Many Teens Want to Have Babies
Desired Pregnancy Is Pervasive but Largely Ignored, Researcher Says
July 23, 2004 -- Despite dramatic declines during the past decade, teen pregnancy rates in the U.S. are still the highest in the industrialized world. And new research shows that for a surprisingly high number of teens getting pregnant may be the goal.
Almost a quarter of the low-income, black teenaged girls surveyed as part of a University of Alabama, Birmingham study expressed a desire to become pregnant in the "near future."
The study is one of the first to examine attitudes about having a baby among adolescent girls who were not yet pregnant, and researcher Susan L. Davies, PhD, says the findings highlight a component of teen pregnancy that has been largely ignored.
"It is a big mistake to assume in intervention programs that pregnancy is always something that adolescents want to avoid, especially low-income girls," she says. "I think some of our public health efforts need to be directed at finding out what would motivate girls who desire pregnancy to postpone childbearing."
Since 1990, the teen pregnancy rate in the U.S. has dropped by almost a third but between 800,000 and 900,000 American teenagers still get pregnant each year.
As part of a larger study, Davies and colleagues questioned 455 low-income, black girls aged 14 to 18. Among other things, the girls were asked about their use of contraceptives, their sexual partners, and their attitudes about pregnancy.
Nearly a quarter expressed a desire to become pregnant. These girls were 3.5 times more likely than those who did not desire pregnancy to have a boyfriend or partner at least five years older than they were. They were also more than twice as likely to have had a casual sexual partner in the recent past and to report inconsistent condom use. The findings are reported in the August issue of the journal Health, Education, and Behavior.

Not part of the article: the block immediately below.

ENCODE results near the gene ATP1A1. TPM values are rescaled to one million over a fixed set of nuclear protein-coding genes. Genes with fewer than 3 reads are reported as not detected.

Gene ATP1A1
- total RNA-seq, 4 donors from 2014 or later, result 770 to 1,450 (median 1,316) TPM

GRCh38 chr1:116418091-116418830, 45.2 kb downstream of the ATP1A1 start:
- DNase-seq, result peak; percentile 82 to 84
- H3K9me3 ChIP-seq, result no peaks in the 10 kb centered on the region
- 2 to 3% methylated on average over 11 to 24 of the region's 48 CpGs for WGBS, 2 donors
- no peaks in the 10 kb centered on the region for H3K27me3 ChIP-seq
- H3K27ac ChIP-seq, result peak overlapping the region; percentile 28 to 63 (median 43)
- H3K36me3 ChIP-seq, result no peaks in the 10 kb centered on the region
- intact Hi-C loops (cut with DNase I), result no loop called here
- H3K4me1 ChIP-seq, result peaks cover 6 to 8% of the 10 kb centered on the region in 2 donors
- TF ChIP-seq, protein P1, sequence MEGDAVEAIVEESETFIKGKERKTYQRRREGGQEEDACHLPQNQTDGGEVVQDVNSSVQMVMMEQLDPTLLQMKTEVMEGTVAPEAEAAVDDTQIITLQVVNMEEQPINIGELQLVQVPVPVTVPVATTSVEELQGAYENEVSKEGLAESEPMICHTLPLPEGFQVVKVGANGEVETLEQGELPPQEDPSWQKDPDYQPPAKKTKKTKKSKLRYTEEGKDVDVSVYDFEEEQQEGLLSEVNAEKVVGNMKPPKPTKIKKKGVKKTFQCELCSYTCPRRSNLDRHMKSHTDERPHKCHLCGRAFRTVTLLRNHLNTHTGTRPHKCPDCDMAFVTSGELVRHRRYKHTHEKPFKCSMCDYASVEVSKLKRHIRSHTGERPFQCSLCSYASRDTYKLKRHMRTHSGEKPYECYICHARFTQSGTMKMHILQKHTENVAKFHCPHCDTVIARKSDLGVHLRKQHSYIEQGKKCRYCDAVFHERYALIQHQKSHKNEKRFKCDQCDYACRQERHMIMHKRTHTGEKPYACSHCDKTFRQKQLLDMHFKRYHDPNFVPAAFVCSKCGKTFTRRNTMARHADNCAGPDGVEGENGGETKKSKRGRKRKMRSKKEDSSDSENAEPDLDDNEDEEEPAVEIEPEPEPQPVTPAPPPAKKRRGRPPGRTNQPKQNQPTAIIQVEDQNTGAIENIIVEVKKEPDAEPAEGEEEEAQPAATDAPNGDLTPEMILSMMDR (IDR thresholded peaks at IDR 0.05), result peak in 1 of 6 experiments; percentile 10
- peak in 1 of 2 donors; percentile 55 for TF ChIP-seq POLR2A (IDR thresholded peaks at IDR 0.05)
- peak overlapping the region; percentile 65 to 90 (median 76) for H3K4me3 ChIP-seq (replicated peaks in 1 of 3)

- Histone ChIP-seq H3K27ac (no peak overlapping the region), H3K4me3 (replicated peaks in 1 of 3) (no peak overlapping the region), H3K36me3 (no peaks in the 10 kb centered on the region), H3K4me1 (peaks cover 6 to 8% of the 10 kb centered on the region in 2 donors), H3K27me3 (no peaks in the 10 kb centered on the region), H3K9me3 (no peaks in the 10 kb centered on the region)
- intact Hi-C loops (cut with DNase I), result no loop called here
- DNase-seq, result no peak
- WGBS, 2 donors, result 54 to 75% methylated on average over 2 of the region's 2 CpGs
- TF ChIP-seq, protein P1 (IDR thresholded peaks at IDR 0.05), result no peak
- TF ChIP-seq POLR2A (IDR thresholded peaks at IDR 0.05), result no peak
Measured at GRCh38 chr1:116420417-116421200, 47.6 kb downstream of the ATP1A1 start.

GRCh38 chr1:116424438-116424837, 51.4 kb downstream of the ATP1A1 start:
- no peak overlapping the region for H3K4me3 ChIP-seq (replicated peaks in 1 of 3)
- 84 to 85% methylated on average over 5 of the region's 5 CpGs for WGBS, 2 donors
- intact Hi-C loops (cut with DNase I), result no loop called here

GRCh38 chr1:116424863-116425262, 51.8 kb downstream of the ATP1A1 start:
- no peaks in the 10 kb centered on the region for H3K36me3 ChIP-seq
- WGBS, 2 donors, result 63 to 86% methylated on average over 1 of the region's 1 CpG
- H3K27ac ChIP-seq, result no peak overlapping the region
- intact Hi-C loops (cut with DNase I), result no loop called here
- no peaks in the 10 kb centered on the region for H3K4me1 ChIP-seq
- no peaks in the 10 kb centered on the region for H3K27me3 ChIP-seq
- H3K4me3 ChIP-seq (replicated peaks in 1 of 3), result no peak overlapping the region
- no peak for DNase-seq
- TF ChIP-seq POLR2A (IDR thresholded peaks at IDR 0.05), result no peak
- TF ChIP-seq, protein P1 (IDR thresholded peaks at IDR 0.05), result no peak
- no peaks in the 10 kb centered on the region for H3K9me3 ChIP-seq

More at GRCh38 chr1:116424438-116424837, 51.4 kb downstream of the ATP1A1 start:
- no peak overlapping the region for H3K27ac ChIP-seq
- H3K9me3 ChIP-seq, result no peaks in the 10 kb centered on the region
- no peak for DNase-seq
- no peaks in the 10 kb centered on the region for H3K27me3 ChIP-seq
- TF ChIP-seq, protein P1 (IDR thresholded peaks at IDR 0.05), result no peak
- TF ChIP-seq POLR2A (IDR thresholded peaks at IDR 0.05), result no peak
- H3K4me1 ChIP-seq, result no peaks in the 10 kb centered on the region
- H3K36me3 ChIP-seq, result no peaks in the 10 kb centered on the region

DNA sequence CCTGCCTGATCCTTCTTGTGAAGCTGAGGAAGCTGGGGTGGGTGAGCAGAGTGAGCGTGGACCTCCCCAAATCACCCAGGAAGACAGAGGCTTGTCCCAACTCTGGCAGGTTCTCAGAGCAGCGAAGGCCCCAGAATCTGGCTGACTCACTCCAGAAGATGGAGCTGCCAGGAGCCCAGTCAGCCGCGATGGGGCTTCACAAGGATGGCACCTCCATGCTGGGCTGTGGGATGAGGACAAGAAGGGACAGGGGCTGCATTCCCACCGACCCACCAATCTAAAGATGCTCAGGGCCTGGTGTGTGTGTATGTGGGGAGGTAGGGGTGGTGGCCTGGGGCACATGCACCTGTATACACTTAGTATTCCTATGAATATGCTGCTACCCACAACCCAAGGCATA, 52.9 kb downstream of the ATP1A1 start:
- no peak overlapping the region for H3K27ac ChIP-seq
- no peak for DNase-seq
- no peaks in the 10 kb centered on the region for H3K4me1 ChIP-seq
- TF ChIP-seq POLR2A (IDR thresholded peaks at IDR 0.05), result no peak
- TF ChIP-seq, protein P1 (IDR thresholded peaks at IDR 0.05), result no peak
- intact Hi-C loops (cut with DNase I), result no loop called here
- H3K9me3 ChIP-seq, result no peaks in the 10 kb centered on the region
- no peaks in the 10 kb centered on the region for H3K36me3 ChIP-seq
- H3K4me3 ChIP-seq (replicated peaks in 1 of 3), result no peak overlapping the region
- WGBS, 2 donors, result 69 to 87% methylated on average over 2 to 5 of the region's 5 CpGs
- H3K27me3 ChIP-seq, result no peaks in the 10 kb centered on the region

Davies says the findings indicate that girls who desire pregnancy behave in ways that will help them meet their goal, and that their perception of the role of the male partner in parenthood may be minimal.
Although little research has been done into the socioeconomic characteristics of teen girls who desire pregnancy, Davies says it is pretty clear that the phenomenon is limited to lower-income adolescents who are more likely to perceive their future as bleak and motherhood as romantic.
"Young girls who are headed to college aren't thinking about getting pregnant," she says. "But if you are a sophomore in a lousy high school and getting terrible grades, and the best that you can hope for is a job at the Dairy Queen, then dropping out and having a baby may seem like your best option."
Public health researcher Lorraine Klerman, PhD, who has studied teen pregnancy throughout her career, says the best hope of keeping young girls from viewing early motherhood as a desirable goal is to improve their educational opportunities. Klerman is a professor at Brandeis University.
"We have to start earlier so that we haven't lost these kids by the time they reach high school," she says. "We have to clean up the school and make them better places to learn. And we have to make sure that young girls get the message that there are reasonably good jobs out there for them if they stay in school."